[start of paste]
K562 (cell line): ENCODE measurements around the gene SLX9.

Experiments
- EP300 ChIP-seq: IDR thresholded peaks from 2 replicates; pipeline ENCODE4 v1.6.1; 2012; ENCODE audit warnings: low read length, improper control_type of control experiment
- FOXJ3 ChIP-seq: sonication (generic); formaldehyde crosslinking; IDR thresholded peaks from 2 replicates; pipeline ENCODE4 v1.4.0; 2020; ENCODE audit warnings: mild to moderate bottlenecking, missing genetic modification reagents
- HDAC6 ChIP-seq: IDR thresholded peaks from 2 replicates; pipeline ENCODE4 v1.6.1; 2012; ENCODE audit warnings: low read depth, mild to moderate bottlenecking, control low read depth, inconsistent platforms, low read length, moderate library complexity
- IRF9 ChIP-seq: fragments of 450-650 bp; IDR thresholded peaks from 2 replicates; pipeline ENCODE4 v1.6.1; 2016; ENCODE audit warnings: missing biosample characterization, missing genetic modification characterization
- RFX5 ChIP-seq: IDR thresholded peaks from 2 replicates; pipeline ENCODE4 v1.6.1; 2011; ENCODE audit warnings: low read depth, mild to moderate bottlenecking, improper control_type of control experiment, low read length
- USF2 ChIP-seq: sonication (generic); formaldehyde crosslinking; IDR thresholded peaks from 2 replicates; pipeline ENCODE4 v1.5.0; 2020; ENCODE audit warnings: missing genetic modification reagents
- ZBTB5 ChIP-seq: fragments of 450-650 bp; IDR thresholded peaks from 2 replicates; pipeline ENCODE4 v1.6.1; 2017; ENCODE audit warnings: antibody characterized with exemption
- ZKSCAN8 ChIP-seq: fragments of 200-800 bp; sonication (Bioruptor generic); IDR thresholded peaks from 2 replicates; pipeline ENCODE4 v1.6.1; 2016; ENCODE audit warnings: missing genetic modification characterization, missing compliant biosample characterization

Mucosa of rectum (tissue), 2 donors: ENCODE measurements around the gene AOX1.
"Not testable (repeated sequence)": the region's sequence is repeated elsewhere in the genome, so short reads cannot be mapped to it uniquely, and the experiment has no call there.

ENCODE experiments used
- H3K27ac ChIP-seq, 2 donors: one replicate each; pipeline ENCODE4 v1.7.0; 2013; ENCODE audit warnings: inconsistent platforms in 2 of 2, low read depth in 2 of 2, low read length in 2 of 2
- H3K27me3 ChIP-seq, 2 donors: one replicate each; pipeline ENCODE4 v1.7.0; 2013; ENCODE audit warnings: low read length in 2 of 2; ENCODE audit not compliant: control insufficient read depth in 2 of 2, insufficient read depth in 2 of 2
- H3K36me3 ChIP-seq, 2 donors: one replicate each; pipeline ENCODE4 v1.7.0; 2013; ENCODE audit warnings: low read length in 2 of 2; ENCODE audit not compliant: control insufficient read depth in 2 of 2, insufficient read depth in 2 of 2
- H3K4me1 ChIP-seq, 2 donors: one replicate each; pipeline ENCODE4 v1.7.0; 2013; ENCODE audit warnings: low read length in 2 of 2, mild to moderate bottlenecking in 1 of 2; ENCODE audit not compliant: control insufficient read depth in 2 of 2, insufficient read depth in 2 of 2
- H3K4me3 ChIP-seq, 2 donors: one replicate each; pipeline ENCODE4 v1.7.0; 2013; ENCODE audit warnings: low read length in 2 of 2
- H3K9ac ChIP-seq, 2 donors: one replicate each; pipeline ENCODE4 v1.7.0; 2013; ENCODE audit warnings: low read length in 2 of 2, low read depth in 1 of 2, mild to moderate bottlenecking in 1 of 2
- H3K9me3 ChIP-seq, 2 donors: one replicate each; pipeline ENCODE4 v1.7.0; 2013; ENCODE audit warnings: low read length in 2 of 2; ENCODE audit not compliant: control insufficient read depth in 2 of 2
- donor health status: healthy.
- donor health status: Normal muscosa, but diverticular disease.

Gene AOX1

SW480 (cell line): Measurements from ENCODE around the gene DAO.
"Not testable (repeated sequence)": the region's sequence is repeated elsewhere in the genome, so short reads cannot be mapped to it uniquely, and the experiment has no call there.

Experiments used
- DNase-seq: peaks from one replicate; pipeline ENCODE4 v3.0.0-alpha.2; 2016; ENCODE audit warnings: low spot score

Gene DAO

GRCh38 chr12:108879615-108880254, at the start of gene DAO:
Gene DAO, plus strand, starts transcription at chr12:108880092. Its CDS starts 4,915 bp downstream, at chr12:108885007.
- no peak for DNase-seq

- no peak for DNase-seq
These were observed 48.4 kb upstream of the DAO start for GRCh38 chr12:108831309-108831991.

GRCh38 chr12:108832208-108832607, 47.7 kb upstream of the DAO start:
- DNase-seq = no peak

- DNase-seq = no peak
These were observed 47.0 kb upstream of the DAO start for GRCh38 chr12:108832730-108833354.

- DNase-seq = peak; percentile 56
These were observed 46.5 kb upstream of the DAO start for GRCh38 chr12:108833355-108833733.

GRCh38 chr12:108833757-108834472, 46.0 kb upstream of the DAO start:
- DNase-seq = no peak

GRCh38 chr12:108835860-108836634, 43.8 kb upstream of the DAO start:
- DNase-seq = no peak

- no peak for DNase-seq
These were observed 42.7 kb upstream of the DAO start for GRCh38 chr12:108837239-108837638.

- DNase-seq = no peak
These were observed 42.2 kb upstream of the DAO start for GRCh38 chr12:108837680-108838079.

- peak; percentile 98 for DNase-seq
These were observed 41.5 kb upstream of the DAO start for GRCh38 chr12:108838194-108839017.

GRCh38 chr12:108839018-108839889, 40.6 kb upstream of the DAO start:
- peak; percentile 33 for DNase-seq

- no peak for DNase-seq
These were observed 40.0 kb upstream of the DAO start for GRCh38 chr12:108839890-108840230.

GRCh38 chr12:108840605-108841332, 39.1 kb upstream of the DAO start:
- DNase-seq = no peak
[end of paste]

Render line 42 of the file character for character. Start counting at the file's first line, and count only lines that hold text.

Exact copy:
GRCh38 chr12:108835860-108836634, 43.8 kb upstream of the DAO start: